$10 Million Psychiatric Research of Mice Fails to Find Cause of Human Depression

Citizens Commission on Human Rights International has sent official letters to organizations and federal agencies overseeing mental health issues, including psychiatric research, asking that they remove from their websites any mention that a chemical imbalance in the brain underlies any mental disorder. This is in response to a study published earlier this year in the esteemed medical journal Molecular Psychiatry where researchers at University College London (UCL) concluded with resounding finality that there is no causal relationship between an alleged “chemical imbalance” in the brain and depression.[1] At the same time, CCHR reviewed the expenditure of taxpayer dollars on psychiatric research that may still forward this theory and found more than $10 million in 2022 alone allocated to studying the brain function of rodents, animals, songbirds, and fish in a failed attempt to find an etiology for or to understand human behavior, including depression.

The letter, sent to agencies such as the National Institute of Mental Health (NIMH), states that “the psychiatric community long ago knew that the low-serotonin story of depression was untrue, yet told the public otherwise, which created a false belief that many millions of patients acted upon.” This is a failure to give patients the information needed to make an informed choice, and is a lie that can no longer be perpetuated, says CCHR.

The group sees the letters as running up against millions of research dollars still being spent trying to prove the idea that brain chemicals control our lives: “In psychiatry, everything from the soul to human emotion and behavior is erroneously seen as brain-based, requiring chemical or electrical ‘interventions’ as a means to control, but never to cure the problems that ail individuals.”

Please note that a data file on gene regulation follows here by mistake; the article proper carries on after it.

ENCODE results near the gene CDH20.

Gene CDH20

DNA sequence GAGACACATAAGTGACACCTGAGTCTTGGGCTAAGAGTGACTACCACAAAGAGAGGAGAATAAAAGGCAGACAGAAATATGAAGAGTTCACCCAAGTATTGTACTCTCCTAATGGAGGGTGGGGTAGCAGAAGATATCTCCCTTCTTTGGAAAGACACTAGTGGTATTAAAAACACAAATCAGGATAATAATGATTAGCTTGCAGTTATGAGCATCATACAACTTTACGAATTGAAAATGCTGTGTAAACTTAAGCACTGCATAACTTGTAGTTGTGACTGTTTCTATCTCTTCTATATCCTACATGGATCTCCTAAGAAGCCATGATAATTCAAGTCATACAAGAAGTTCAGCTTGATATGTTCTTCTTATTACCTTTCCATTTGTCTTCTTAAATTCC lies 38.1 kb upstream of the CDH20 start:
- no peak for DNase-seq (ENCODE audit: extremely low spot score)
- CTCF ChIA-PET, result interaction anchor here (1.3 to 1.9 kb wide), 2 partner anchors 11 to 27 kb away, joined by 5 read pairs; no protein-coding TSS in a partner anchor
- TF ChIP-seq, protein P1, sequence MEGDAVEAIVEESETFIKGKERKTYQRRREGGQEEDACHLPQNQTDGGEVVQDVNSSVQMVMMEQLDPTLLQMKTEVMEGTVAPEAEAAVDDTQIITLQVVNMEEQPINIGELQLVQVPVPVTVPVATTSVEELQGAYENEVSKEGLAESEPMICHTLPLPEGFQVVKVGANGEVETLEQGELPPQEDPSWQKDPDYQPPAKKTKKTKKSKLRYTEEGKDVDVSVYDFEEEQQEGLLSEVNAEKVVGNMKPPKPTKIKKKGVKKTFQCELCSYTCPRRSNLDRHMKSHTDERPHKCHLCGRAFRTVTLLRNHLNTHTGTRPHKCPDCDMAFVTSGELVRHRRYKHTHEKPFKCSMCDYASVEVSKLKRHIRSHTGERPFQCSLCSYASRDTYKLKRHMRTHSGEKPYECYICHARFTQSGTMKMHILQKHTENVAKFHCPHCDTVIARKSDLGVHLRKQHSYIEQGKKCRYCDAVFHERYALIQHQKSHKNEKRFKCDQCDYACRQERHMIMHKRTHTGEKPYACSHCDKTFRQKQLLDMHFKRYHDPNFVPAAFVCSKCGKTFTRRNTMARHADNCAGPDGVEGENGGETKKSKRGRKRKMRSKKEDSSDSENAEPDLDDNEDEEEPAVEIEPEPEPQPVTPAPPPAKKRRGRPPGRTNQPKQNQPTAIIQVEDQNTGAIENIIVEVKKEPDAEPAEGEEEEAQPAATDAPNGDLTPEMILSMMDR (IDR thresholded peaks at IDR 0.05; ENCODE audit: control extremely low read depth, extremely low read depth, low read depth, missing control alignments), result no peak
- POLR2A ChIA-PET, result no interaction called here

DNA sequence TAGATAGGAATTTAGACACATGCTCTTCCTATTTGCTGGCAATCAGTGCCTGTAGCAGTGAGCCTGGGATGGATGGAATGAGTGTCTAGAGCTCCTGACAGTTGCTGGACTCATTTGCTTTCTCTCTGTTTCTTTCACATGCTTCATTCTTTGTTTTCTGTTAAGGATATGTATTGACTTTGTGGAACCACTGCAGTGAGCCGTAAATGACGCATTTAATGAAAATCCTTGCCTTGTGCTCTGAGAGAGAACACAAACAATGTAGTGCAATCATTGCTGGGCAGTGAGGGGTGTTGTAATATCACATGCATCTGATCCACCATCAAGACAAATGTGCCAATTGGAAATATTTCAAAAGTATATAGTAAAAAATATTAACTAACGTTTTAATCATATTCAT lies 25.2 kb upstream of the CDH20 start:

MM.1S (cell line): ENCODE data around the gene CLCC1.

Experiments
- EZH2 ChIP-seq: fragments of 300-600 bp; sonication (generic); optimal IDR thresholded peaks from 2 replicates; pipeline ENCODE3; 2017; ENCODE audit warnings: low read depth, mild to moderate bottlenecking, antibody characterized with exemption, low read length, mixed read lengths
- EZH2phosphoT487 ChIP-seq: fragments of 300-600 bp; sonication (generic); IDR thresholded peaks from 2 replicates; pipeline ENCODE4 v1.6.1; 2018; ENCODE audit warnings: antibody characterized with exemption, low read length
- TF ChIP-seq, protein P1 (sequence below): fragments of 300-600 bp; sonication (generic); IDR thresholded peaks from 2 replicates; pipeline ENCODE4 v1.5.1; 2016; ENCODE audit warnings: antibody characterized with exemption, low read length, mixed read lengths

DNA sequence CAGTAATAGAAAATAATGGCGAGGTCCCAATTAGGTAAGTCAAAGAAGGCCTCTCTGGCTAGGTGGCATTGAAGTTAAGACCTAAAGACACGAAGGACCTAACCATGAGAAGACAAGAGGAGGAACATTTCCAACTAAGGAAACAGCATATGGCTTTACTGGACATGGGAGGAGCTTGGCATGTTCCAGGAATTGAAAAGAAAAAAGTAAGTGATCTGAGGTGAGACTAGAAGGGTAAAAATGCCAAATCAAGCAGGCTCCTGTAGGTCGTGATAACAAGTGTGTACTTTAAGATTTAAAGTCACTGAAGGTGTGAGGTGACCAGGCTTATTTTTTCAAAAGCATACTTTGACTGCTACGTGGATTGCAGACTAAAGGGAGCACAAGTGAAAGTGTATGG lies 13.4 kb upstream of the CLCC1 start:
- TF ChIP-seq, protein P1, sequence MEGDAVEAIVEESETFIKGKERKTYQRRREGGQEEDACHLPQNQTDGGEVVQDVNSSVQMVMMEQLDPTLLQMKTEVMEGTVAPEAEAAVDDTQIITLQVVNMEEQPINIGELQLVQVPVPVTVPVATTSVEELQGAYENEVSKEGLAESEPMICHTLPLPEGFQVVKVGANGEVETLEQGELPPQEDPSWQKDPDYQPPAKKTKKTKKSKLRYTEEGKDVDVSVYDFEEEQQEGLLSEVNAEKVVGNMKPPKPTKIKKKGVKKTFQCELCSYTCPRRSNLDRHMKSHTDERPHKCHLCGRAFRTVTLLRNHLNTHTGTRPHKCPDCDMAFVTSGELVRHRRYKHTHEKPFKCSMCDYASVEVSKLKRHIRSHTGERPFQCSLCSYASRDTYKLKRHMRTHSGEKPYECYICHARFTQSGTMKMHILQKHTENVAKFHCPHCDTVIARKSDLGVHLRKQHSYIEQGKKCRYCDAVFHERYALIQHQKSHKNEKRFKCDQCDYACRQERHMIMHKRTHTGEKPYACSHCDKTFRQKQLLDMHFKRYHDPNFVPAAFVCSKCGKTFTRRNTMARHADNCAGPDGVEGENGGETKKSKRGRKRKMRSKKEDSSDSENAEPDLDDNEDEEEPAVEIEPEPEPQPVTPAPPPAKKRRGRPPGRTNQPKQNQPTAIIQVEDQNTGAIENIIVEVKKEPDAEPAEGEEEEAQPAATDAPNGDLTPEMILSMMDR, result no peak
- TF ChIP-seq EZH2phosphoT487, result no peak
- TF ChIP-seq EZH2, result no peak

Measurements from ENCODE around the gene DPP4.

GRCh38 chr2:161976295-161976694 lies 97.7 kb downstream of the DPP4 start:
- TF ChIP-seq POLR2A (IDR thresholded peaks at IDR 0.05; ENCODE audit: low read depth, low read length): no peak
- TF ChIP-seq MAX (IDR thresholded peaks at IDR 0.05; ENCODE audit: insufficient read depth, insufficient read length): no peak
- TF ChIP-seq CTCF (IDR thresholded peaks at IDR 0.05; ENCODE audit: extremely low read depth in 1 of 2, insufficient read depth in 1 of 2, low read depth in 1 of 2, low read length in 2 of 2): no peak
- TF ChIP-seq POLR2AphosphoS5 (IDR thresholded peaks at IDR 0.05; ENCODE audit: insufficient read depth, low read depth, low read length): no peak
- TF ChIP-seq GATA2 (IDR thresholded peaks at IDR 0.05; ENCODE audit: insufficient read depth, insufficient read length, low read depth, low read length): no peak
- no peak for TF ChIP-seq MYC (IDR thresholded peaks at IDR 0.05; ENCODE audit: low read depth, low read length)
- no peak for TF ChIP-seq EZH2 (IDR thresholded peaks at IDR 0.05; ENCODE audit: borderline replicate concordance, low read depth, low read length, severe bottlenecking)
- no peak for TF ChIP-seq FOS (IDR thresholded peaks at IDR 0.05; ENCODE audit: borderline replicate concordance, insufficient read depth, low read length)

CCHR questions why taxpayer dollars are still being wasted on studies pursuing the chemical imbalance or similar theories. In 2022, NIMH gave $317,894 to researchers looking at mice for a “molecular basis for the etiology of depressive disorders,” and claimed that “the manifestation of depression is thought to be due to the imbalance of neurotransmitters in the brain.”

Robert Lanza, M.D., Chief Scientific Officer at the Astellas Institute for Regenerative Medicine and Adjunct Professor at Wake Forest University School of Medicine, pointed out the current scientific paradigm doesn’t recognize the spiritual dimension of life. “We’re told we’re just the activity of carbon and some proteins; we live a while and die” and, falsely, “Everything knowable about the ‘soul’ can be learned by studying the functioning of the brain.”[2]

In 2022, NIMH requested a budget of $2.2 billion, an increase of $107.7 million over FY 2021. In 1999, the annual NIMH budget was around $900 million. Today’s budget is 144% higher, while the population growth increase is only 21% for the same period. Researching a biological basis for human travail merely serves $35 billion a year in psychiatric drug sales, as new drugs get developed to meet the biological approach to mental health issues. Since 1997, when sales of psychotropic drugs topped $1.5 billion, there has been a 2,233% increase in such sales.